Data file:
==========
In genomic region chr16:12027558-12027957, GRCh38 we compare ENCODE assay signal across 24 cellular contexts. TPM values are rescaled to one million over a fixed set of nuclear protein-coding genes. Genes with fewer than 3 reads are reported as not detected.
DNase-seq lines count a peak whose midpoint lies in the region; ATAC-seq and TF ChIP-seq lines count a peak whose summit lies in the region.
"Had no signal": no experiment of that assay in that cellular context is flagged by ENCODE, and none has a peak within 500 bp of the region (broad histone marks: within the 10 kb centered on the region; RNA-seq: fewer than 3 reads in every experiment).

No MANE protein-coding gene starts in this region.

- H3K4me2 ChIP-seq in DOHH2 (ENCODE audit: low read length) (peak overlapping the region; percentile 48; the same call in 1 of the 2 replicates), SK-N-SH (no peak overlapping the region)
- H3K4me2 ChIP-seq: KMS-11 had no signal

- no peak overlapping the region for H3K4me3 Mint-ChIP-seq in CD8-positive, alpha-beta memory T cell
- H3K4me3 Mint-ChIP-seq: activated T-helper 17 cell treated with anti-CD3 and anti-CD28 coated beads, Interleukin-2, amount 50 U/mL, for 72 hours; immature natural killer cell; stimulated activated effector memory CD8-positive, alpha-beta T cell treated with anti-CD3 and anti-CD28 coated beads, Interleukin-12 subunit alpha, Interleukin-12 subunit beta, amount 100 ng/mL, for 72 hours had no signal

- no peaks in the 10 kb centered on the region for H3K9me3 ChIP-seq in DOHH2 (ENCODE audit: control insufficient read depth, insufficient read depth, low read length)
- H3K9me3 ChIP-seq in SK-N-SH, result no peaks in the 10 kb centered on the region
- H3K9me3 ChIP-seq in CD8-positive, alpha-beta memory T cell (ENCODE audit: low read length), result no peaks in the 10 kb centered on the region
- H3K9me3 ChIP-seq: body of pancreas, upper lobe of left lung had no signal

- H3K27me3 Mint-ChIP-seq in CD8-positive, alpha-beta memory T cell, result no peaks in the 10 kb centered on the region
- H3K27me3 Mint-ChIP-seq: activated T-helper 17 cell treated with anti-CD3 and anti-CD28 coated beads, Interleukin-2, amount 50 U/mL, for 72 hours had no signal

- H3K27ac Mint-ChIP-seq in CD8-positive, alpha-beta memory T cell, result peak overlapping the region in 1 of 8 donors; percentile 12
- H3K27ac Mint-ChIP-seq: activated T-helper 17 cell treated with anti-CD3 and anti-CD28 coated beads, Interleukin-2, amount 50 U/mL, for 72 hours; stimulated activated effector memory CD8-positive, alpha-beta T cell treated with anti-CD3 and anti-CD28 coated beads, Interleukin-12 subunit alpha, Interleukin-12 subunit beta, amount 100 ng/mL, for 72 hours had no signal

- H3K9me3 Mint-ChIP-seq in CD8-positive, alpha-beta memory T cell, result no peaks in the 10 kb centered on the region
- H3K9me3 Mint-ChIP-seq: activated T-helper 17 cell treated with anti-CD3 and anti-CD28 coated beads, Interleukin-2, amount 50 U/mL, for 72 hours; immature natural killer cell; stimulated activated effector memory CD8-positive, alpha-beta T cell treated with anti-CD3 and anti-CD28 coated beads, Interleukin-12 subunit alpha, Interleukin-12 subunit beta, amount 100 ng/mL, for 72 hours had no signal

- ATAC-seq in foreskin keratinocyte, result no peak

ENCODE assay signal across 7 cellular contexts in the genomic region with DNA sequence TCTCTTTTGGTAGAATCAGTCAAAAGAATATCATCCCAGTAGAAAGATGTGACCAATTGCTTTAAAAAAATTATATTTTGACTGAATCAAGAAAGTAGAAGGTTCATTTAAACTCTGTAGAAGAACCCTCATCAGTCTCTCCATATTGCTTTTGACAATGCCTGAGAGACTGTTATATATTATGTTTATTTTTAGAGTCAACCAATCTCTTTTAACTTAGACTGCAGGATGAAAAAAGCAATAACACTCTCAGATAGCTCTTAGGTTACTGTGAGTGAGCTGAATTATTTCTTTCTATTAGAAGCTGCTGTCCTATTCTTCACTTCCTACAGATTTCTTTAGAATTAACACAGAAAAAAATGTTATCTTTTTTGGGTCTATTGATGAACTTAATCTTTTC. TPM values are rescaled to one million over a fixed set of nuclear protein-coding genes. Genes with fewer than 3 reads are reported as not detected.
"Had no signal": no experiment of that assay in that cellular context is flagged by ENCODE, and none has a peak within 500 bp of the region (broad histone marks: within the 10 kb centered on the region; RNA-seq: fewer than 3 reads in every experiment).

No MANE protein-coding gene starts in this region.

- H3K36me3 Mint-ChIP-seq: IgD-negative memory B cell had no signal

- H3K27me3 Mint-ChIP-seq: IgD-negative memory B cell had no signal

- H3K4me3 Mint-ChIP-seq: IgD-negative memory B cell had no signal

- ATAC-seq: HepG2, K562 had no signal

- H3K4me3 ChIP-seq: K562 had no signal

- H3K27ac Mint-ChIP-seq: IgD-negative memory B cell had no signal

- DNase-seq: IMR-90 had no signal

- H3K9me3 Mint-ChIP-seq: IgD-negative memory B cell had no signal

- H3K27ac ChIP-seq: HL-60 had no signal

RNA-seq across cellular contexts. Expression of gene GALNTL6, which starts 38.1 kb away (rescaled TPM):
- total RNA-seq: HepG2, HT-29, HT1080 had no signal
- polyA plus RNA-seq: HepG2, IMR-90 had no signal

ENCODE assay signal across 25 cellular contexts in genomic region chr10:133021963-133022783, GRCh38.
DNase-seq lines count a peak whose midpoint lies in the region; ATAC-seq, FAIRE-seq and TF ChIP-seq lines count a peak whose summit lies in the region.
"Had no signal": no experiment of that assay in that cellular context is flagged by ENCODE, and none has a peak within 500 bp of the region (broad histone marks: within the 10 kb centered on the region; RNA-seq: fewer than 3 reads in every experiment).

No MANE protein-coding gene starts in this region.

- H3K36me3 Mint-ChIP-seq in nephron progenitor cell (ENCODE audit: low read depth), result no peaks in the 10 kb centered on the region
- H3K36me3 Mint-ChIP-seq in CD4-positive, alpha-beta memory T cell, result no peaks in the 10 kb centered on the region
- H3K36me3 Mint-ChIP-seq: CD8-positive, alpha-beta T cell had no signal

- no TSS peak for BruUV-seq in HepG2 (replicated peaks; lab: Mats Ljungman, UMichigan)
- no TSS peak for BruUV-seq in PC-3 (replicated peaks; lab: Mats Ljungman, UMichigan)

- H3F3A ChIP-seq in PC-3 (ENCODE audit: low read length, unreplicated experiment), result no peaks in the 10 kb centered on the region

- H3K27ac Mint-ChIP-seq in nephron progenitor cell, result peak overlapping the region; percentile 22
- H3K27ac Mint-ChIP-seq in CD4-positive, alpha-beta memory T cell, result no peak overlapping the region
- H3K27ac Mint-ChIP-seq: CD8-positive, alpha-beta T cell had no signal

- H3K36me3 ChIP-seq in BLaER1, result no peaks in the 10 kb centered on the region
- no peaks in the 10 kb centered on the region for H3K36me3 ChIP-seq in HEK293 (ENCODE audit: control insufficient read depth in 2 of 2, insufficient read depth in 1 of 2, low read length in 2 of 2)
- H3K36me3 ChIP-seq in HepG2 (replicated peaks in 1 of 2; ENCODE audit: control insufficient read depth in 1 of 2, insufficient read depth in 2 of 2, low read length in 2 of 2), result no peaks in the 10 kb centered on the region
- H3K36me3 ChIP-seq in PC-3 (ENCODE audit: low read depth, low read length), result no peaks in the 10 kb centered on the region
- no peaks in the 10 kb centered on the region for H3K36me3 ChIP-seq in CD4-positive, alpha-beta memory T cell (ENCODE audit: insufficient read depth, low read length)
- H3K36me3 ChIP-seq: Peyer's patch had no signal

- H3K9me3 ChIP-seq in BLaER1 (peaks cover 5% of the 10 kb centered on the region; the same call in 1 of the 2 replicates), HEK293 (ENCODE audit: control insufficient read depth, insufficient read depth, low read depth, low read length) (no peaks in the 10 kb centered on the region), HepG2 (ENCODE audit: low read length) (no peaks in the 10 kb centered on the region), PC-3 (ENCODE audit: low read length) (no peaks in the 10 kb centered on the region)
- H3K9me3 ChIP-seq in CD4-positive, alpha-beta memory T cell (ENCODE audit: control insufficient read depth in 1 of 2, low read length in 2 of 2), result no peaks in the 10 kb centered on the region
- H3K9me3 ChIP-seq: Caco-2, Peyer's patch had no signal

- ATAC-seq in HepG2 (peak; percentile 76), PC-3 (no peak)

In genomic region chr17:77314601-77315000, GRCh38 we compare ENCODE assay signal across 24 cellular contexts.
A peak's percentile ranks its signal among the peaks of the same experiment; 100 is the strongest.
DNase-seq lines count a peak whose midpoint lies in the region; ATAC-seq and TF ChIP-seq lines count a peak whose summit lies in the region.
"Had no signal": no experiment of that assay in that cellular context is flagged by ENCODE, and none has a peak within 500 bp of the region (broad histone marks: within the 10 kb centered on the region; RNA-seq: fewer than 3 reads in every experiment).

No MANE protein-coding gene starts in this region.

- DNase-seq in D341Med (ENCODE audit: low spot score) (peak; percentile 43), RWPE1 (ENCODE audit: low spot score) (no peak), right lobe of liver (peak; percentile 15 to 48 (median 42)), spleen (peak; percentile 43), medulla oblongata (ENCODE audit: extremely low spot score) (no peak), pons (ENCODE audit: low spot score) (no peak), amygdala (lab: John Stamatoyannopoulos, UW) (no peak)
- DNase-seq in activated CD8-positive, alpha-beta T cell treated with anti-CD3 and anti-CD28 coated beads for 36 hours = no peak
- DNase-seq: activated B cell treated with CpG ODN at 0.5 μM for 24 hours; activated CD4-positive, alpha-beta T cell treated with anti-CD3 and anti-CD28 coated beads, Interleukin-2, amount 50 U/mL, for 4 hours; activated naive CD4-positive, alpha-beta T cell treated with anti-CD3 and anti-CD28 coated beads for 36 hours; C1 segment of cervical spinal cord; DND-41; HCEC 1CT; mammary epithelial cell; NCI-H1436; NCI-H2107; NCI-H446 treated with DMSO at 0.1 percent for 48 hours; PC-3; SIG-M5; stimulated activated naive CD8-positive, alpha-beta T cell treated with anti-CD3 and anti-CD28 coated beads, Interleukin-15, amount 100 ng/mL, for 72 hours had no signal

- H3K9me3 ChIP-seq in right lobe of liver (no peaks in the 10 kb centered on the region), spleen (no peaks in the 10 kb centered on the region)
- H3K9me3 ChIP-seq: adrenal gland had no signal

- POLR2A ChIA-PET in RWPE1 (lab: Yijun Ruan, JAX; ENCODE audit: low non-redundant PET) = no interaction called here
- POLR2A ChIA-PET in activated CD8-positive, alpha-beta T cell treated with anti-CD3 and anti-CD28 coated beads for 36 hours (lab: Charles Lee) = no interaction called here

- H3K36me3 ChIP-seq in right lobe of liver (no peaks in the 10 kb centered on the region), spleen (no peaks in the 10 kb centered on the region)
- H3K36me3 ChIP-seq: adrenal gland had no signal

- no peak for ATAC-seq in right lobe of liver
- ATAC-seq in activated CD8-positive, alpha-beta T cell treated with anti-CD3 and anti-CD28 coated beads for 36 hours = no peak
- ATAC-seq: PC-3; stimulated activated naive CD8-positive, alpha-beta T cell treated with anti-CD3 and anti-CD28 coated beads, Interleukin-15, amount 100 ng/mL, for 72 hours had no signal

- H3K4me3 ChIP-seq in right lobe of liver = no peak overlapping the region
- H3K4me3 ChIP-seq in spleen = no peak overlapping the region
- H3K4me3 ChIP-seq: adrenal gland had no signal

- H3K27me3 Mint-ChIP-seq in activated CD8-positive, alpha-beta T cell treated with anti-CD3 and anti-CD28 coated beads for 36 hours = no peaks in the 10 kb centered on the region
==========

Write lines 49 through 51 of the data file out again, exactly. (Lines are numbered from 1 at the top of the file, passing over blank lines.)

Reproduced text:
- no peaks in the 10 kb centered on the region for H3K36me3 ChIP-seq in HEK293 (ENCODE audit: control insufficient read depth in 2 of 2, insufficient read depth in 1 of 2, low read length in 2 of 2)
- H3K36me3 ChIP-seq in HepG2 (replicated peaks in 1 of 2; ENCODE audit: control insufficient read depth in 1 of 2, insufficient read depth in 2 of 2, low read length in 2 of 2), result no peaks in the 10 kb centered on the region
- H3K36me3 ChIP-seq in PC-3 (ENCODE audit: low read depth, low read length), result no peaks in the 10 kb centered on the region